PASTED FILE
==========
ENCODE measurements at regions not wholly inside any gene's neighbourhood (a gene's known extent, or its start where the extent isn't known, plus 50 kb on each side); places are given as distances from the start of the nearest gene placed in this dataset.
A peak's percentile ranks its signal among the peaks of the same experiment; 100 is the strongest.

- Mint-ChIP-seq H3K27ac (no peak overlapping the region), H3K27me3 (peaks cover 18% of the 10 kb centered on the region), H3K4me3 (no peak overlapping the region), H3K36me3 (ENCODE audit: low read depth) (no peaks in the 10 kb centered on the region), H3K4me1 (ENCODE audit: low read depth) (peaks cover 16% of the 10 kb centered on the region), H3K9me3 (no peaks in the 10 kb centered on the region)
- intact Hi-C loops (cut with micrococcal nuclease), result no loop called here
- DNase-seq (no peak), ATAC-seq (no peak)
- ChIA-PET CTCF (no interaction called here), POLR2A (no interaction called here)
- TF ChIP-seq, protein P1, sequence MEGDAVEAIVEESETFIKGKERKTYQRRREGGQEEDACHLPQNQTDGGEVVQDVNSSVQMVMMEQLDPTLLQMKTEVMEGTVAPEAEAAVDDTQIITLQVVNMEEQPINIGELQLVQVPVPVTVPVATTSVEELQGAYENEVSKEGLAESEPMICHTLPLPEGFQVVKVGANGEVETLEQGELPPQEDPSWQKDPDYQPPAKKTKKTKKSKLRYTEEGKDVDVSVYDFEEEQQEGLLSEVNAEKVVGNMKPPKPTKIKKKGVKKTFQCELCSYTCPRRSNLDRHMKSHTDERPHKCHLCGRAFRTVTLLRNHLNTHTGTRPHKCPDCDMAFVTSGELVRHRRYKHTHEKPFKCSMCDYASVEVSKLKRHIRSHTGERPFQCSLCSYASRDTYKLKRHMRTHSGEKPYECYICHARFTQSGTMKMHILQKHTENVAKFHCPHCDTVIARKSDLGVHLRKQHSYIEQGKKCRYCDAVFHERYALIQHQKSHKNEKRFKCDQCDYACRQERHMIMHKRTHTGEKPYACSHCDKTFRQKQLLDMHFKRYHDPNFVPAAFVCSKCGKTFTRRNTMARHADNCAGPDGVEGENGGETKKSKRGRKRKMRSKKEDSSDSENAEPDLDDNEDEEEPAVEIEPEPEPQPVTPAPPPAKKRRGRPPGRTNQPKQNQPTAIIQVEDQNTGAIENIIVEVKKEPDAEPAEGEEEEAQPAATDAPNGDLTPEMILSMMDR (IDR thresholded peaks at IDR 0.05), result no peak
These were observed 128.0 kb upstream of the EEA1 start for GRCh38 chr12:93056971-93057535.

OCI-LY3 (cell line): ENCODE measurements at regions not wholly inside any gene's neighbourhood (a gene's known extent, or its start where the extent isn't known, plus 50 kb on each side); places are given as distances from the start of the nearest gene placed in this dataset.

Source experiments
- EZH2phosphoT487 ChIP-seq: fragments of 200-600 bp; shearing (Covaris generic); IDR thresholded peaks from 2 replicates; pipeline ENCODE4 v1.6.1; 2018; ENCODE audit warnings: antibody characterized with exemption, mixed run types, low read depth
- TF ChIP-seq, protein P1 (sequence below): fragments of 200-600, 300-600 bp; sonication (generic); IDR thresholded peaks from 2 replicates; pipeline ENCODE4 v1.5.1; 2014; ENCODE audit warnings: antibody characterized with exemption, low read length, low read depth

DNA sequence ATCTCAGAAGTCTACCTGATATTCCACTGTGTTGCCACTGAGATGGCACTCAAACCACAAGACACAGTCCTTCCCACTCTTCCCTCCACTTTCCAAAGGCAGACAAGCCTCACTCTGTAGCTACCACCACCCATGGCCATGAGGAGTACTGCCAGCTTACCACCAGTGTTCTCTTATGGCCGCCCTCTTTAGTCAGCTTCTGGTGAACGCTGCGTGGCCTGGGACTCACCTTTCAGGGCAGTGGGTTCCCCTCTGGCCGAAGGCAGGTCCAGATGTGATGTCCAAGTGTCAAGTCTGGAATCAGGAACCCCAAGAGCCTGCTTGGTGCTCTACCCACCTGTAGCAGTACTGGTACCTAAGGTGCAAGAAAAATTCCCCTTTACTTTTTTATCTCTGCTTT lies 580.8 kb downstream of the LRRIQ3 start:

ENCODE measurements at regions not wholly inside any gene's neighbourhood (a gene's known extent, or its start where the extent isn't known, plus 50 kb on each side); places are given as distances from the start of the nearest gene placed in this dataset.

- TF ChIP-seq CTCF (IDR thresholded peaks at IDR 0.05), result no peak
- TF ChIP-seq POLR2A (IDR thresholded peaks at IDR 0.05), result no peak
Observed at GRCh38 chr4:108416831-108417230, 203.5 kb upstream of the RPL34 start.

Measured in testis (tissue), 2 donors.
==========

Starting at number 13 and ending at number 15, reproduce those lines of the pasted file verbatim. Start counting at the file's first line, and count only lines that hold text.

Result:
DNA sequence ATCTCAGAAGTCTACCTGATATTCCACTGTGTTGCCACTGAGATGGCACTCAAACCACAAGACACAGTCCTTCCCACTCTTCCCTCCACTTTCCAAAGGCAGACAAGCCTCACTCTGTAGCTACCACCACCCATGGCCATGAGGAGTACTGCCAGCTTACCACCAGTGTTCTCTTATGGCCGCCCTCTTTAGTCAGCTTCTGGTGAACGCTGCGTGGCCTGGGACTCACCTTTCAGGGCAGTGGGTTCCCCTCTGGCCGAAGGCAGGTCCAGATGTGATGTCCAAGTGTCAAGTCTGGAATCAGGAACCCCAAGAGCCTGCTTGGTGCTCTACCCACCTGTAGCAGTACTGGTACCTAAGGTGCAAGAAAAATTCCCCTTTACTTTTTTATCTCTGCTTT lies 580.8 kb downstream of the LRRIQ3 start:

ENCODE measurements at regions not wholly inside any gene's neighbourhood (a gene's known extent, or its start where the extent isn't known, plus 50 kb on each side); places are given as distances from the start of the nearest gene placed in this dataset.

- TF ChIP-seq CTCF (IDR thresholded peaks at IDR 0.05), result no peak